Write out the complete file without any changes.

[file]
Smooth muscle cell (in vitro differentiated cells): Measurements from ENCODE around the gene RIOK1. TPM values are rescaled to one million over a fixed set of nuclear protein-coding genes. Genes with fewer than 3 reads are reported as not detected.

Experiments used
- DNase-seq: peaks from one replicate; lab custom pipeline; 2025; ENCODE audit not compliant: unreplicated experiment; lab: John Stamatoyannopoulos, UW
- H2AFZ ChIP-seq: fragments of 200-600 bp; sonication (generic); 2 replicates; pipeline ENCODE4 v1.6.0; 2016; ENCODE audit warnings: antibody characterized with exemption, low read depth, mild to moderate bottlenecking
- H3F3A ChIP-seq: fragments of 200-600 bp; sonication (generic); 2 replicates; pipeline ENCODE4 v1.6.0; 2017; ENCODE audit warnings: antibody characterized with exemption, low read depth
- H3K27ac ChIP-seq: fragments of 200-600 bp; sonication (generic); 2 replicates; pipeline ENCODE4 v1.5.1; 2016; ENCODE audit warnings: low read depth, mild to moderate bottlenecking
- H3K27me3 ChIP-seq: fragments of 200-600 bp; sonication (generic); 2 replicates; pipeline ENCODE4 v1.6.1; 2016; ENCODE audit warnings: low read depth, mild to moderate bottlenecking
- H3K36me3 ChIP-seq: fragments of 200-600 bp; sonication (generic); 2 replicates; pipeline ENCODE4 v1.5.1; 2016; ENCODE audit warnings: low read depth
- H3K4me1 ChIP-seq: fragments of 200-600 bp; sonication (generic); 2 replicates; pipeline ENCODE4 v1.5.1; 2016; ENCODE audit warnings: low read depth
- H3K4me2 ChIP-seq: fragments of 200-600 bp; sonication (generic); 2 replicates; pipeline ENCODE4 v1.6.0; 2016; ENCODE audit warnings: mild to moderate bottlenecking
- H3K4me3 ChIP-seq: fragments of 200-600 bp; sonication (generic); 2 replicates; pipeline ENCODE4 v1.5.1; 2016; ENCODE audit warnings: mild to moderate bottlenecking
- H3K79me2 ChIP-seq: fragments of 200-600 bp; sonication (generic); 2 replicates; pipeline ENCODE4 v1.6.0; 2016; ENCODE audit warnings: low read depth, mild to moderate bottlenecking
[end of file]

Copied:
Smooth muscle cell (in vitro differentiated cells): Measurements from ENCODE around the gene RIOK1. TPM values are rescaled to one million over a fixed set of nuclear protein-coding genes. Genes with fewer than 3 reads are reported as not detected.

Experiments used
- DNase-seq: peaks from one replicate; lab custom pipeline; 2025; ENCODE audit not compliant: unreplicated experiment; lab: John Stamatoyannopoulos, UW
- H2AFZ ChIP-seq: fragments of 200-600 bp; sonication (generic); 2 replicates; pipeline ENCODE4 v1.6.0; 2016; ENCODE audit warnings: antibody characterized with exemption, low read depth, mild to moderate bottlenecking
- H3F3A ChIP-seq: fragments of 200-600 bp; sonication (generic); 2 replicates; pipeline ENCODE4 v1.6.0; 2017; ENCODE audit warnings: antibody characterized with exemption, low read depth
- H3K27ac ChIP-seq: fragments of 200-600 bp; sonication (generic); 2 replicates; pipeline ENCODE4 v1.5.1; 2016; ENCODE audit warnings: low read depth, mild to moderate bottlenecking
- H3K27me3 ChIP-seq: fragments of 200-600 bp; sonication (generic); 2 replicates; pipeline ENCODE4 v1.6.1; 2016; ENCODE audit warnings: low read depth, mild to moderate bottlenecking
- H3K36me3 ChIP-seq: fragments of 200-600 bp; sonication (generic); 2 replicates; pipeline ENCODE4 v1.5.1; 2016; ENCODE audit warnings: low read depth
- H3K4me1 ChIP-seq: fragments of 200-600 bp; sonication (generic); 2 replicates; pipeline ENCODE4 v1.5.1; 2016; ENCODE audit warnings: low read depth
- H3K4me2 ChIP-seq: fragments of 200-600 bp; sonication (generic); 2 replicates; pipeline ENCODE4 v1.6.0; 2016; ENCODE audit warnings: mild to moderate bottlenecking
- H3K4me3 ChIP-seq: fragments of 200-600 bp; sonication (generic); 2 replicates; pipeline ENCODE4 v1.5.1; 2016; ENCODE audit warnings: mild to moderate bottlenecking
- H3K79me2 ChIP-seq: fragments of 200-600 bp; sonication (generic); 2 replicates; pipeline ENCODE4 v1.6.0; 2016; ENCODE audit warnings: low read depth, mild to moderate bottlenecking